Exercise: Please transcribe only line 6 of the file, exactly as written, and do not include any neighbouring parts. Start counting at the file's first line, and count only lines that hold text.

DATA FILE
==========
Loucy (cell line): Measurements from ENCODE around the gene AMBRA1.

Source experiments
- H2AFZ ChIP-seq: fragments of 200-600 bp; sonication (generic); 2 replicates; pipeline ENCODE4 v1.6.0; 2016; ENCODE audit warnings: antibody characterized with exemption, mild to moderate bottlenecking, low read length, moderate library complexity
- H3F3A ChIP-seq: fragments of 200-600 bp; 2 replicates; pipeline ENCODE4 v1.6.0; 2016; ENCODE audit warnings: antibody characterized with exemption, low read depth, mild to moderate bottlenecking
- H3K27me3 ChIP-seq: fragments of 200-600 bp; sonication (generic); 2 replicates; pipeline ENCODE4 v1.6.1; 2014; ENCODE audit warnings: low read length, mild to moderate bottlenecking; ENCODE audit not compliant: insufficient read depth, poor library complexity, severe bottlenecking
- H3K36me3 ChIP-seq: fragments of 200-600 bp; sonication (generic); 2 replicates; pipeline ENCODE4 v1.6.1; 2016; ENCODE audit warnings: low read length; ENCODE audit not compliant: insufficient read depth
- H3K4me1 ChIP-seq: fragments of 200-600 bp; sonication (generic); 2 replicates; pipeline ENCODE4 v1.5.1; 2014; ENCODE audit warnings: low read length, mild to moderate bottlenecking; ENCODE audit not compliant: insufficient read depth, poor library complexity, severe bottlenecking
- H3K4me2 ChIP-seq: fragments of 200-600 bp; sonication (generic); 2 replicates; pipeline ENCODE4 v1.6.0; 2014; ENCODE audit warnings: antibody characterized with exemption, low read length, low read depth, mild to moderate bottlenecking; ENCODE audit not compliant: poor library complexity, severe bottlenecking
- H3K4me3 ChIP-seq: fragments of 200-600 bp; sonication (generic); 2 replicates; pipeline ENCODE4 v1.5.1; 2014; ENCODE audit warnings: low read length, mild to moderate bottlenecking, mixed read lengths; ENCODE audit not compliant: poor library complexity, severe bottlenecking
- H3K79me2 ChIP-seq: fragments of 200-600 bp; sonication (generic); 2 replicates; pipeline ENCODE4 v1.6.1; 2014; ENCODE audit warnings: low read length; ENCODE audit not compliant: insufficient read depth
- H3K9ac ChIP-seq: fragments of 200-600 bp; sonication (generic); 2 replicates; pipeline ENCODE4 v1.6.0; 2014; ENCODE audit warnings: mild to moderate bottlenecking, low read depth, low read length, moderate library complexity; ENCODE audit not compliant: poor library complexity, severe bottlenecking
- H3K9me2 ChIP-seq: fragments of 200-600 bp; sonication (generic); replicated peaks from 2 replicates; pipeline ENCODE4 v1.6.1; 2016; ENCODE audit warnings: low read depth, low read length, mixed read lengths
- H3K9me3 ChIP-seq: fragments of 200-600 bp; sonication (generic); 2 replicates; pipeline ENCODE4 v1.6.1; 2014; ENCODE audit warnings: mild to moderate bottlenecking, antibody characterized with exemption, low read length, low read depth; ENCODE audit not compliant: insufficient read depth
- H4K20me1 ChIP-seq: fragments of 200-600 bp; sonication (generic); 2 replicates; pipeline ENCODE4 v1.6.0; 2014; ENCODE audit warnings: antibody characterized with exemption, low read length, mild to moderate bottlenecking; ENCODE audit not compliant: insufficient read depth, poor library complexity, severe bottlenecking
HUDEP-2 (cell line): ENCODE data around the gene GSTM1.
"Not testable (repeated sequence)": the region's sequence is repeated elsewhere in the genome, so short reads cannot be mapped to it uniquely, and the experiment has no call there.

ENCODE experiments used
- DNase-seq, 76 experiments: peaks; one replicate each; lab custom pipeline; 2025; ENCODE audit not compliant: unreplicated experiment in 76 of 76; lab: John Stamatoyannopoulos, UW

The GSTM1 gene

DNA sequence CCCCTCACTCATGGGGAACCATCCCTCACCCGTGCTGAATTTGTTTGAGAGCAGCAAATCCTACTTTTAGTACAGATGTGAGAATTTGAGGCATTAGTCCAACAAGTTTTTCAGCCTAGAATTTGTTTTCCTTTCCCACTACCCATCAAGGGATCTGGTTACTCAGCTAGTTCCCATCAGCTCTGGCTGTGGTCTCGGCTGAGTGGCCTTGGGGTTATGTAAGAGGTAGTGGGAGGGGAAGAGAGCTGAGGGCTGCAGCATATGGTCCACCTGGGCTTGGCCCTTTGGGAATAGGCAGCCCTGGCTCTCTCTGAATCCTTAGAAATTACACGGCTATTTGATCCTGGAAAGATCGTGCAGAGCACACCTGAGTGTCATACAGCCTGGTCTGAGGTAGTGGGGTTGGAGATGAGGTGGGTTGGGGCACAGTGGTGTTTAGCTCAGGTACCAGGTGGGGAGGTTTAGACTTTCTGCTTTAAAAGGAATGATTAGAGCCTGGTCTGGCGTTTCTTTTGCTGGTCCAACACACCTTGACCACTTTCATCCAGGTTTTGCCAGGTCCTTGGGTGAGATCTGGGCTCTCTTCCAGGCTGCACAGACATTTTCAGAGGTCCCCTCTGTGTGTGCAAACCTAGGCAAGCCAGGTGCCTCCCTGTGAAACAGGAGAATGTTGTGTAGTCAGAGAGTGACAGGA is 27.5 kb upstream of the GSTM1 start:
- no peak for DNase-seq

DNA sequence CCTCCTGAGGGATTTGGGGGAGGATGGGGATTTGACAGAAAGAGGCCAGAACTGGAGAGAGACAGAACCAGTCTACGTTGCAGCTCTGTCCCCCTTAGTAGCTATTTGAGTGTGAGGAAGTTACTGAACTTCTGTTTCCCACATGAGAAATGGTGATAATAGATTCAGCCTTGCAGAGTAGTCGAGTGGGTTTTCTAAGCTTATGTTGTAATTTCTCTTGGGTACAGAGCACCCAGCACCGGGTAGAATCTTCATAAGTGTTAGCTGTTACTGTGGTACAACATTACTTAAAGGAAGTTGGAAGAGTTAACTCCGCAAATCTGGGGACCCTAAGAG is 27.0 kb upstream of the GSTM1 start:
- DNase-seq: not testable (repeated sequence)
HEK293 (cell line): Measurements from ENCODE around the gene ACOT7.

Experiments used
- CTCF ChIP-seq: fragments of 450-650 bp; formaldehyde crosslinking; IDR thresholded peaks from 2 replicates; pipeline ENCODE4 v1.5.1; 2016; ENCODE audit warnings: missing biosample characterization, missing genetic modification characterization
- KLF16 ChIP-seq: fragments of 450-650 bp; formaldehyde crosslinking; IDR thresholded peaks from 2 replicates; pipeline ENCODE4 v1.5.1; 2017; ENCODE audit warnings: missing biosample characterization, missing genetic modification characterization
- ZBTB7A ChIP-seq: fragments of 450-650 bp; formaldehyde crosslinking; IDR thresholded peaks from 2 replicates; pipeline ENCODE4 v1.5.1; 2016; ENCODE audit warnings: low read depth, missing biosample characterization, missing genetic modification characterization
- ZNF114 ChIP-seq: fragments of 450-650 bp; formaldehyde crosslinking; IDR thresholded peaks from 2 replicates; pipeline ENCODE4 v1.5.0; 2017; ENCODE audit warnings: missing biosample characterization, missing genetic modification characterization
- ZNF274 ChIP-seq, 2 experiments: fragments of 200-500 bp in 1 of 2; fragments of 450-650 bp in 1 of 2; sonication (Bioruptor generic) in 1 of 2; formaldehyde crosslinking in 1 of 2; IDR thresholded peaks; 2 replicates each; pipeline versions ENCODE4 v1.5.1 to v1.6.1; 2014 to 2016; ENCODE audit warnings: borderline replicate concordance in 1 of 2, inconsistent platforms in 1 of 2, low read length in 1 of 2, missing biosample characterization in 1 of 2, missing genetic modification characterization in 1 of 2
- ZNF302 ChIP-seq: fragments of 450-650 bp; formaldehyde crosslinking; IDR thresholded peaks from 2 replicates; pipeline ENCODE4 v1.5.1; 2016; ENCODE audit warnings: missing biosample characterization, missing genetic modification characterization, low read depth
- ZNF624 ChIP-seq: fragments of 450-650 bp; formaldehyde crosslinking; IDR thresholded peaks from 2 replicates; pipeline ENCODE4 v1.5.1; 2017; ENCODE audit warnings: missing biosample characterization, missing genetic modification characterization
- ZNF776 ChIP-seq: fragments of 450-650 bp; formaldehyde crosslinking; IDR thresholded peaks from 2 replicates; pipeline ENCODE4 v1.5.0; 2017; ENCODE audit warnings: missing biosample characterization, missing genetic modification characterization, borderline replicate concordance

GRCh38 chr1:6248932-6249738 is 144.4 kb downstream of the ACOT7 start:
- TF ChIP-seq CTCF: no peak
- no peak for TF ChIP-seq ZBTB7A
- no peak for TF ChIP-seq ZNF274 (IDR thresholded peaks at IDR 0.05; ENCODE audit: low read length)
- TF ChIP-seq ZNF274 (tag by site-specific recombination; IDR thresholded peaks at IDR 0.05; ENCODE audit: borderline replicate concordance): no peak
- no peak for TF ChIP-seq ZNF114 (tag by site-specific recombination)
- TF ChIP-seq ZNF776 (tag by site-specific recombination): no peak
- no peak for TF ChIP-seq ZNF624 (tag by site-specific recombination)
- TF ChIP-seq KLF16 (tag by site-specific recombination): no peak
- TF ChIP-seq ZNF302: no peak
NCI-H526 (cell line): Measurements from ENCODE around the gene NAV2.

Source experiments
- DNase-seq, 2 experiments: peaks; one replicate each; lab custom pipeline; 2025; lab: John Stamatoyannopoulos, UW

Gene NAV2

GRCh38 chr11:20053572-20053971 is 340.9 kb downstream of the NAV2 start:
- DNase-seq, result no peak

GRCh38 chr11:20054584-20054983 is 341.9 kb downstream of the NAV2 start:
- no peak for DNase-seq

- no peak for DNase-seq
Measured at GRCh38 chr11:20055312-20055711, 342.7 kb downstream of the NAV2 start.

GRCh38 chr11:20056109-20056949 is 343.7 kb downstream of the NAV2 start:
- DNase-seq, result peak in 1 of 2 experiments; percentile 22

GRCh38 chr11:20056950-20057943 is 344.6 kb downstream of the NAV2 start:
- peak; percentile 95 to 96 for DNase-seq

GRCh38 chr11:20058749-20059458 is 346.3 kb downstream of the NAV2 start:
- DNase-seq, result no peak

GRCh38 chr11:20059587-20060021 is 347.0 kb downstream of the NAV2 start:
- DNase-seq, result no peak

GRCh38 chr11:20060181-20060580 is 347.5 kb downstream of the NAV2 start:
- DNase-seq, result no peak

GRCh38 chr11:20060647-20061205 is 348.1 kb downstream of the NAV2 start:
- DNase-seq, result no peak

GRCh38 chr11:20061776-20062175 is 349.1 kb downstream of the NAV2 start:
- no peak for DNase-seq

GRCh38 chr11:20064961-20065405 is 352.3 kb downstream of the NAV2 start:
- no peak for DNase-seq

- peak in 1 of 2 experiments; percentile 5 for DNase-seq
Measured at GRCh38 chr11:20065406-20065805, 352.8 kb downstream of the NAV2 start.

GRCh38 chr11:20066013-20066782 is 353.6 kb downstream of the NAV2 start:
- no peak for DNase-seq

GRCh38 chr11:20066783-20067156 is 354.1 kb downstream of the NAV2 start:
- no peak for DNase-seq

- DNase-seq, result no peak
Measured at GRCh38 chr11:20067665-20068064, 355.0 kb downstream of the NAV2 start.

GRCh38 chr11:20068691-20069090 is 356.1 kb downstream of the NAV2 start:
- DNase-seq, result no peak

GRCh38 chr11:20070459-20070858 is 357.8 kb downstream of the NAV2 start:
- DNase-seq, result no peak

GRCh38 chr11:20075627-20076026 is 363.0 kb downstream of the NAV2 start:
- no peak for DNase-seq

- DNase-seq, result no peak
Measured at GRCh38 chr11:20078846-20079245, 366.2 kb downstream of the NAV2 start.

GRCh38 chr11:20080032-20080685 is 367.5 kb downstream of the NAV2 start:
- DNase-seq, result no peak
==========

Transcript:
- H3K36me3 ChIP-seq: fragments of 200-600 bp; sonication (generic); 2 replicates; pipeline ENCODE4 v1.6.1; 2016; ENCODE audit warnings: low read length; ENCODE audit not compliant: insufficient read depth